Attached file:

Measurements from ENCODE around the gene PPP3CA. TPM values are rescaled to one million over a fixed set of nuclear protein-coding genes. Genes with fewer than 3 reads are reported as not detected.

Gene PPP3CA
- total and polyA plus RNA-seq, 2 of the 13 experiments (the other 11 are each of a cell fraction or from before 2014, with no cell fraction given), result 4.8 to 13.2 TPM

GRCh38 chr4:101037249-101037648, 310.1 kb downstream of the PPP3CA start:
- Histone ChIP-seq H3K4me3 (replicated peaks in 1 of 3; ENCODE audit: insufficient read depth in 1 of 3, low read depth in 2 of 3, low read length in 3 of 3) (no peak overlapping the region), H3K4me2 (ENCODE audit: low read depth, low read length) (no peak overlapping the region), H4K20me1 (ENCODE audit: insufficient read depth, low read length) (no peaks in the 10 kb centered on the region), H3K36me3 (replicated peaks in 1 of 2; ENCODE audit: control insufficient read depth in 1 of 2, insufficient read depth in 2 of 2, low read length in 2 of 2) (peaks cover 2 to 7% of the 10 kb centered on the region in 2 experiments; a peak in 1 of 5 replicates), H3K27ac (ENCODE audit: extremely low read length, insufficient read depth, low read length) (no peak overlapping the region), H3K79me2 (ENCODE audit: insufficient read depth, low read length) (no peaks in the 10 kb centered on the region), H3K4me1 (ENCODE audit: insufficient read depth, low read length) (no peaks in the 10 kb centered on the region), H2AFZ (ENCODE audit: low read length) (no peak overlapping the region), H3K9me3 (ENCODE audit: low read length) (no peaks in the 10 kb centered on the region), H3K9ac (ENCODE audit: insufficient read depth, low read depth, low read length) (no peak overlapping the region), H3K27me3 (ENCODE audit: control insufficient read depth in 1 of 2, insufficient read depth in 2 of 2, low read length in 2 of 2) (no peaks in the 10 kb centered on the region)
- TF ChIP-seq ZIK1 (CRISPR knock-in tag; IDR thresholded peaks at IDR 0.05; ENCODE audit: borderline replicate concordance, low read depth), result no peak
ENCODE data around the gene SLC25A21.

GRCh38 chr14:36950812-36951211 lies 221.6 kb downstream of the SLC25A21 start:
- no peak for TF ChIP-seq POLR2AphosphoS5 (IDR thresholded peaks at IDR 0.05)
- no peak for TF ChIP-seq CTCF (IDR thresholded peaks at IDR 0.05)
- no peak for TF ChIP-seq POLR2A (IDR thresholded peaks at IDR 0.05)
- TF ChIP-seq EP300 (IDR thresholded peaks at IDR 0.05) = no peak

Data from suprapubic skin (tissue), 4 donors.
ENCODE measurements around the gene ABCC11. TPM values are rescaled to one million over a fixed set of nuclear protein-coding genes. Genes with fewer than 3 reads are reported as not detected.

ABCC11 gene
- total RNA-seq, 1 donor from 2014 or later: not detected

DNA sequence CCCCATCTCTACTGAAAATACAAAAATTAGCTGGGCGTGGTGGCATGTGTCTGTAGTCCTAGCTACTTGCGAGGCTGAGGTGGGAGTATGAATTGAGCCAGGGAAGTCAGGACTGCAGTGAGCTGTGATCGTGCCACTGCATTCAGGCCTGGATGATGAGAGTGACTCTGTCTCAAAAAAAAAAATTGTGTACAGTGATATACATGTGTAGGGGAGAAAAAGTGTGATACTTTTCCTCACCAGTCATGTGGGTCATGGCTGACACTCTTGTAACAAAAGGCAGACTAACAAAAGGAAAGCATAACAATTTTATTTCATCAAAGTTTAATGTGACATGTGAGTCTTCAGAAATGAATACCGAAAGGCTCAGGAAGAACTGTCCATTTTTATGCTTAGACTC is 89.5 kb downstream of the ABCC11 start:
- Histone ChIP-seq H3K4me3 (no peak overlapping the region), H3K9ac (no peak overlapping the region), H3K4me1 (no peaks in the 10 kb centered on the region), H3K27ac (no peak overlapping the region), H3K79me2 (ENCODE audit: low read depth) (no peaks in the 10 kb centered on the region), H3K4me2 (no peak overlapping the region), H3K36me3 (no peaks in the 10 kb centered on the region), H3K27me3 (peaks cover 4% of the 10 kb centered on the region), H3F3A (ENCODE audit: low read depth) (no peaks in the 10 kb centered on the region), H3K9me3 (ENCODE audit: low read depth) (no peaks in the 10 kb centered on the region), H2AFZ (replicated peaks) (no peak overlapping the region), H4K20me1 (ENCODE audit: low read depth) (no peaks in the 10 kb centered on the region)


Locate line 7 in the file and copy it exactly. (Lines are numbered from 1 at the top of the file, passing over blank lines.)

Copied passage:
ENCODE data around the gene SLC25A21.